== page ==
Group accuses Shell of abandoning Nigerian community after draining resources

The Environmental Rights Action/Friends of the Earth Nigeria (ERA/FoEN) has accused the oil giant, Shell of “seeking to walk away from its crime scene with billions of dollars in its kitty” after “having almost drained the region dry of oil and gas resources and engaging in ecocide”.

Environmental Rights Action/Friends of the Earth Nigeria (ERA/FoEN) deplored the recent disclosure that Shell plans to sell its land based and shallow offshore oil fields and infrastructures in the Niger Delta region of Nigeria.

ERA/FoEN, in a statement issued from its head offices in the Edo State capital on Monday, August 2, 2021 and signed by Mike Karikpo, Programmes Director, states that whilst it has been at the forefront of campaigns to leave the oil in the soil and to halt oil and gas extraction, it “strongly deplores the insensitivity of the transnational corporation that has over the last few years been divesting from the region, collecting huge payouts for the oil fields and infrastructure sold and leaving local communities to deal with the devastation and destruction of the ecosystem, their lives and livelihoods”.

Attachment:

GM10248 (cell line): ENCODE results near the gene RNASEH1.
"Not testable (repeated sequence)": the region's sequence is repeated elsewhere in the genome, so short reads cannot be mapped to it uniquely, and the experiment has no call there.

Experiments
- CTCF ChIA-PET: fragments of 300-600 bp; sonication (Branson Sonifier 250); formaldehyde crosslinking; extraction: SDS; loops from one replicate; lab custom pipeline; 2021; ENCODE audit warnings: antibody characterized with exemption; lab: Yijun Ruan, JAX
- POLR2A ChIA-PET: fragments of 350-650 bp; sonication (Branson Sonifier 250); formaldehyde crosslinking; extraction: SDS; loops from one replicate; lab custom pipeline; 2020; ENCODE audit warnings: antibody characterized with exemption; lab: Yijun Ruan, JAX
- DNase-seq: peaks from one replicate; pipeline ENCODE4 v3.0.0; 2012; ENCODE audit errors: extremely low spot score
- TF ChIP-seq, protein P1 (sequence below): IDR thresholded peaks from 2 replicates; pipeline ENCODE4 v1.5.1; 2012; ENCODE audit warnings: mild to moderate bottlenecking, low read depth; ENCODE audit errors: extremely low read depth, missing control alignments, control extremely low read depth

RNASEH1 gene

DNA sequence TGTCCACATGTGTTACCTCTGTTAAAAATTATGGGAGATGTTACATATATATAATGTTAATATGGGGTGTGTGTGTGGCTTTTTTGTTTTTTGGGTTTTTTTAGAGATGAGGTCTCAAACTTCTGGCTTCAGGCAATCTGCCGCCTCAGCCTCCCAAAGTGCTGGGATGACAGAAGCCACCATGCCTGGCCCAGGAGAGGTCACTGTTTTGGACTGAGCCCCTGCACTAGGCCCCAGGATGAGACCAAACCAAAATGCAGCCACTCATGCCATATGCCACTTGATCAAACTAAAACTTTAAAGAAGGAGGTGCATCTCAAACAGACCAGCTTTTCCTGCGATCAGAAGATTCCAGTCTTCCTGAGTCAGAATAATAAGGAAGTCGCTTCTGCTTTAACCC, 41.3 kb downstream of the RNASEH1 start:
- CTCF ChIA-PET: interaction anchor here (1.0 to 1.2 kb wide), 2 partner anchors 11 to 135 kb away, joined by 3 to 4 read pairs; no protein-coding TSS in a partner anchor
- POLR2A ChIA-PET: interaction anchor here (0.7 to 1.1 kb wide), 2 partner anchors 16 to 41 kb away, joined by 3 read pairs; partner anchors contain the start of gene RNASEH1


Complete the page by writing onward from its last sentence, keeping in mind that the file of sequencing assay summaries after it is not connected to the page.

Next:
According to the group, Shell recently sold OML 17 to HEIRS Holding in a deal worth well over half a billion dollars “and absolutely nothing was set aside for the remediation and restoration of the damaged ecosystem of communities around this area”.

A community leader and critic of Shell in the Niger Delta region, Mr Eraks Kobah, says that “Shell is only interested in maximising profit”. He states further that his community has been in court with Shell for decades over the major oil blowout and destruction of the environment and the community’s sources of livelihood around the Bomu manifold in Kdere in the Ogoni area of Nigeria.

Executive Director of ERA/FoEN, Dr. Godwin Uyi Ojo, states: “Shell owes the environment and the people of the Niger Delta region a huge ecological debt for its reckless operations in the region over the last seven decades.”